Ohio Finds Early Success Helping Youth Transition From Foster Care
The Ohio Department of Job and Family Services says more than 1,250 young people have participated in a program that helps foster children transition to independent adulthood.
Mark Mecum, CEO of the nonprofit Child and Family Health Collaborative of Ohio, says that in just two years the Bridges program has impacted the lives of young adults across the state.
“Years ago, foster youth in Ohio faced homelessness, unemployment and high rates of incarceration when they would age out of foster care at age 18,” Mecum says.
Funding for Bridges was passed by the Ohio legislature in December 2017. Last year, the program had an annual budget of $14 million.
“We are equipping these young adults to navigate the challenges of entering adulthood on their own without a support network of family,” Mecum says. “In just two years, we are already producing really positive results."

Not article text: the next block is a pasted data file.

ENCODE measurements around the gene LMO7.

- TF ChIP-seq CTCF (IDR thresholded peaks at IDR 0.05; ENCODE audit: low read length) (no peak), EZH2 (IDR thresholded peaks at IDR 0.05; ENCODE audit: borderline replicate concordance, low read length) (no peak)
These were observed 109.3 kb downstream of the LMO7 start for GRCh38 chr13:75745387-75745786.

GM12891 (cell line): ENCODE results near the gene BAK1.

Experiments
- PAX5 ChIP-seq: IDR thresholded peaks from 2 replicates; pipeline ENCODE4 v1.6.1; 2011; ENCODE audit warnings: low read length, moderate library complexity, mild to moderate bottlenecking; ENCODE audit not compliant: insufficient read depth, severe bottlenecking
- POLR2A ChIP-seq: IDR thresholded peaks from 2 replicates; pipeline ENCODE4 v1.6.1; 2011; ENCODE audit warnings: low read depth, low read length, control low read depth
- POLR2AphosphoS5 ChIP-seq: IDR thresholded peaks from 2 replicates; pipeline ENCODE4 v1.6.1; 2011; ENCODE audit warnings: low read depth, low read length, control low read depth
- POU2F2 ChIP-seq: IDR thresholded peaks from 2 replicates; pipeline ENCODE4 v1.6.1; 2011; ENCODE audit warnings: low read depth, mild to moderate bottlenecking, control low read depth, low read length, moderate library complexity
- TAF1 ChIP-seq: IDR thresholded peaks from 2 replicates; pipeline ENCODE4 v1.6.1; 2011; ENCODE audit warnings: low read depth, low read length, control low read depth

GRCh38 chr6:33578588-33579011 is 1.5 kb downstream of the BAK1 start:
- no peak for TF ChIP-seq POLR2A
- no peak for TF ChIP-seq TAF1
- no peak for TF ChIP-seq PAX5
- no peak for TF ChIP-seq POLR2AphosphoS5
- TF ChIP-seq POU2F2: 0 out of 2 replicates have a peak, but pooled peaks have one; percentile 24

A voluntary program, Bridges works with 18-20-year-olds to access safe housing, job training, education and health care, and is administered through a network of five offices across Ohio. Mecum says the program ensures that every person eligible to participate benefits from the resources offered, regardless of where they live in the state.
In fact, Mecum says that he’d like to see even more individuals involved. Currently, only 50% of those eligible to participate in Bridges are enrolled.
“Our team is on the ground in every community in Ohio promoting the opportunities that Bridges has for young adults aging out of foster care,” Mecum says. “We’re really hopeful that even more young adults will choose to enroll over this next year.”